1. Understanding rewards and costs is sufficient to explain why someone acts a certain way.
  2. True

*b. False


  1. Exchange theory assumes that for most people in a social group that the weightings of rewards and costs would be very similar.

*a. True

  1. False


  1. One thing all exchange theories have in common is that social relationships are happily maintained when people avoid concerns about equity.
  2. True

*b. False


  1. A key proposition in exchange theory is that people will choose an action with the highest level of reward.
  2. True

*b. False


  1. According to exchange theory, people are willing to give up short-term rewards for the sake of long-term rewards.

*a. True

  1. False


  1. Explain how exchange theory differs from behaviorism and hedonism in its application of costs and rewards.
  2. Answer should include that behaviorism does not focus on cognitive processes and hedonism is overly simplistic in the complexities of decision making.


  1. Explain how the assumptions of exchange theory help deal with predicting the decisions of a family given that each member can potentially weigh the multiple rewards and costs of alternatives differently.
  2. Answer should include the assumption that people are rational so given the same set of circumstances people are interchangeable in what they would be expected to choose, and that people in groups are similar enough so that they are expected to weigh things similarly.


  1. Explain what people are expected to choose in the long-term when the short-term profits are the same for two alternatives, and why.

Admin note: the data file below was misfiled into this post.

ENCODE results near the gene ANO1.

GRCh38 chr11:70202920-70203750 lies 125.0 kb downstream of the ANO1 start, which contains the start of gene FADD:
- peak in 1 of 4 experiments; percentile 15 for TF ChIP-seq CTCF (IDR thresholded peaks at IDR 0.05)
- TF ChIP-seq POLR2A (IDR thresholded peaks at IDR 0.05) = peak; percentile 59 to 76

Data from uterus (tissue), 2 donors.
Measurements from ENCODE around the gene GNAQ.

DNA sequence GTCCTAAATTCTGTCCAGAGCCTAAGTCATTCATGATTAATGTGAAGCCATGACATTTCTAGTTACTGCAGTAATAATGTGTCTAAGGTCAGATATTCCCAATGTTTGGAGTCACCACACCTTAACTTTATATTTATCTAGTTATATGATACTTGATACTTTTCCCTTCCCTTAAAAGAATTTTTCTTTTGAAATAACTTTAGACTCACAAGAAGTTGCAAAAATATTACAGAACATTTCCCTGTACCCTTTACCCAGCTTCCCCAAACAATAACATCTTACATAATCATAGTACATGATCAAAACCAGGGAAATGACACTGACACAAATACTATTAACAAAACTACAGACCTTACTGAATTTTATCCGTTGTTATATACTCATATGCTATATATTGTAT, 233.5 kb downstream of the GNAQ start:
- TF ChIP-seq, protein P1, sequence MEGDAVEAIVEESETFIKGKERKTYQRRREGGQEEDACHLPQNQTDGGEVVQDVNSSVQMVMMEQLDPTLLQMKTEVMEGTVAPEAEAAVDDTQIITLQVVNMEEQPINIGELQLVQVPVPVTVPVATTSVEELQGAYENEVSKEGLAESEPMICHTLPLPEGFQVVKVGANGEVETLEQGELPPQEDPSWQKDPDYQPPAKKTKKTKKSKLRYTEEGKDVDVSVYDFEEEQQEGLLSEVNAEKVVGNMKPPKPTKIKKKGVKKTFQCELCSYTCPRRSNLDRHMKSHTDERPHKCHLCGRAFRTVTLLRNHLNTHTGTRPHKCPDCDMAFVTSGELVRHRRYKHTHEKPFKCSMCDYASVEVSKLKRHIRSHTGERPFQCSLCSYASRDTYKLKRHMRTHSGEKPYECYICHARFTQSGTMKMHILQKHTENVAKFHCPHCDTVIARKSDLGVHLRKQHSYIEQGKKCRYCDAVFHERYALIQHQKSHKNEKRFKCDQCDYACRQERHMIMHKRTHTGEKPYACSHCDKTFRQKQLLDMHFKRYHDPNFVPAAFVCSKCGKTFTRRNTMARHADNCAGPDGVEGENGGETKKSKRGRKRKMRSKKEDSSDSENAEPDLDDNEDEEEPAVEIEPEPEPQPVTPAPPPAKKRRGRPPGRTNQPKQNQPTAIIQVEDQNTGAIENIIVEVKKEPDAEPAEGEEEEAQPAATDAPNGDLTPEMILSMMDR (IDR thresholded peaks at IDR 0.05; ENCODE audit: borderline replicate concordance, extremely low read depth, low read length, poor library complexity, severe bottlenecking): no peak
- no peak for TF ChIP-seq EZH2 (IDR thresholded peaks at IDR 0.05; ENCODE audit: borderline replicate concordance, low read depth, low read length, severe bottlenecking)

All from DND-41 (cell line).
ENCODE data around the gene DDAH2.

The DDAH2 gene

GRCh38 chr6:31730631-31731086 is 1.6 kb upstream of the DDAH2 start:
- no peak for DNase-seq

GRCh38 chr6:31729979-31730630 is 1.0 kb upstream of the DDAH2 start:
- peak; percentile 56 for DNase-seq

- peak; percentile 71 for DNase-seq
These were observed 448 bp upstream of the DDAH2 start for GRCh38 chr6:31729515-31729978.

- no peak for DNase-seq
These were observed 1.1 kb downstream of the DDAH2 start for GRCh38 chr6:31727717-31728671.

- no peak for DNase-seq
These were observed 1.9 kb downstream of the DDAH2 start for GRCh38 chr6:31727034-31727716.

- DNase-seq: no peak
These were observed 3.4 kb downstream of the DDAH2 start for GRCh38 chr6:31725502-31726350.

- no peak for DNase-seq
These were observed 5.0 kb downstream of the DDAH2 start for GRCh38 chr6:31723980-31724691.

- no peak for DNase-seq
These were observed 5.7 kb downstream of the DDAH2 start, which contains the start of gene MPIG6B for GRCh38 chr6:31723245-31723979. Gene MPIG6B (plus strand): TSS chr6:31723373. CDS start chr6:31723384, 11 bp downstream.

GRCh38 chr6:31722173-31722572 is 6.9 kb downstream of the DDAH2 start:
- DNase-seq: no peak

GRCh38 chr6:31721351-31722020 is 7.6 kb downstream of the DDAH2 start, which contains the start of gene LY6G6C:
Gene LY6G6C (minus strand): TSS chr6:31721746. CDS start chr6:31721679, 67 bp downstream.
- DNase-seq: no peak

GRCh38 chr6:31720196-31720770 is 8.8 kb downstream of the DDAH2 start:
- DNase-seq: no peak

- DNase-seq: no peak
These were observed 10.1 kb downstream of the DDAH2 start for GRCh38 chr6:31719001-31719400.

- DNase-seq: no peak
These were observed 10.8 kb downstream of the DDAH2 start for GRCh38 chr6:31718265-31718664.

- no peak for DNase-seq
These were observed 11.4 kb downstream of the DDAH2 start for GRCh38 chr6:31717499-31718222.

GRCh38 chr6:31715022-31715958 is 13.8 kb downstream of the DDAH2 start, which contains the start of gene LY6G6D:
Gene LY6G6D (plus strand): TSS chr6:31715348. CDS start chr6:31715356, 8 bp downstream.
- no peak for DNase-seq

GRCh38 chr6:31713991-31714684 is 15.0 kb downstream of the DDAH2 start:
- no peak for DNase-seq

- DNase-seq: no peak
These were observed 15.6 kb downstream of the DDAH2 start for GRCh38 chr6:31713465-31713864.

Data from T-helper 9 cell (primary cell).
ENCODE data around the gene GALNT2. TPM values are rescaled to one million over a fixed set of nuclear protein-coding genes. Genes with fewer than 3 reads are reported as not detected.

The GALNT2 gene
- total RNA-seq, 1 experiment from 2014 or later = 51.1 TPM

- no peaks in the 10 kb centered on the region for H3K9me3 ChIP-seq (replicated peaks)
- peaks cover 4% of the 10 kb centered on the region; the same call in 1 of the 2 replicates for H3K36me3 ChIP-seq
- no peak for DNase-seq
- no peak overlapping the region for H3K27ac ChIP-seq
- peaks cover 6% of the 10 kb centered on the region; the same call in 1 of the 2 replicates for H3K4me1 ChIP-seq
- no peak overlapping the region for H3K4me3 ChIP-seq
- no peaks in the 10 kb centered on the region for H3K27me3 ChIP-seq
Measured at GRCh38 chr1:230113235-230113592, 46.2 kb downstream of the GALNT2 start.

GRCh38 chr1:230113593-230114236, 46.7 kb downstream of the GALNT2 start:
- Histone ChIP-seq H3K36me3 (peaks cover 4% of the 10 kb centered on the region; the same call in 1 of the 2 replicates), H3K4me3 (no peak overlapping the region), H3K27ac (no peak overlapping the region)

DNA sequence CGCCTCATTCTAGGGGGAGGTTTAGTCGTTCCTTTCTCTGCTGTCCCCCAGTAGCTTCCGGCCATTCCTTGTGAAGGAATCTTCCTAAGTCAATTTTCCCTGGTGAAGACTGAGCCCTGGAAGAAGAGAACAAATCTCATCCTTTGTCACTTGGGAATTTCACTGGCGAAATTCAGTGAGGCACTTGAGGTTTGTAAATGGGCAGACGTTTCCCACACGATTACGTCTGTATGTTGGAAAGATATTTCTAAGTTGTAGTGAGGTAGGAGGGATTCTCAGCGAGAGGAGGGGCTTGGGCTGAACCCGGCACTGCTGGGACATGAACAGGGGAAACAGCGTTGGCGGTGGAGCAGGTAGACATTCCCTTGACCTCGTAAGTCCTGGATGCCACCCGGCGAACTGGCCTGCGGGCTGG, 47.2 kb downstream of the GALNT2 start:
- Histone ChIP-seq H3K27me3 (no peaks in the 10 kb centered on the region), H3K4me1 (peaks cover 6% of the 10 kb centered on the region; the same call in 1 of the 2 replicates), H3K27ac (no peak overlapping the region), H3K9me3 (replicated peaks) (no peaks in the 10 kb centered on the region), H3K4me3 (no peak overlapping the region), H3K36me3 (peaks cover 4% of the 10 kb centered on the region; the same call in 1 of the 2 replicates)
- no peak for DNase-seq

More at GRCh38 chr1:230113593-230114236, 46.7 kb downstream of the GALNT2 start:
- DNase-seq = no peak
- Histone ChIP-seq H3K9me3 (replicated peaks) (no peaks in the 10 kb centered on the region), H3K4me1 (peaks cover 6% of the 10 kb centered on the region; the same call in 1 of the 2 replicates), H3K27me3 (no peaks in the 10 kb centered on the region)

2. Answer should include that they will choose the alternative that provides the most profit in the long term since they won’t be sacrificing profit in the short term.


  1. Explain the extent to which exchange theory is deterministic.
  2. Answer should include that it is highly deterministic on the individual level because it asserts that a choice can be predicted by incorporating perceptions and values and calculating profit; for groups, it is a bit less deterministic because of so much variation and fluidity but focuses rather on probabilities.


  1. Describe two common criticism of exchange theory as it applies to families.
  2. Answer could include that it is an individual theory and difficult to apply to families who are arguably more than just a group of individuals, it does not clearly describe how social norms are created from individual self-interest, it does not explain altruistic behavior very convincingly, it assumes rewards are stable but they may vary by gender and cohort, some family decisions like life-long marriage seem counter to propositions regarding profitability over time, meanings of rewards and costs seem to change over time and across culture, and circular reasoning is used to argue that a decision in rational.

    Ch. 11 Test Questions


    1. An ex post facto interpretation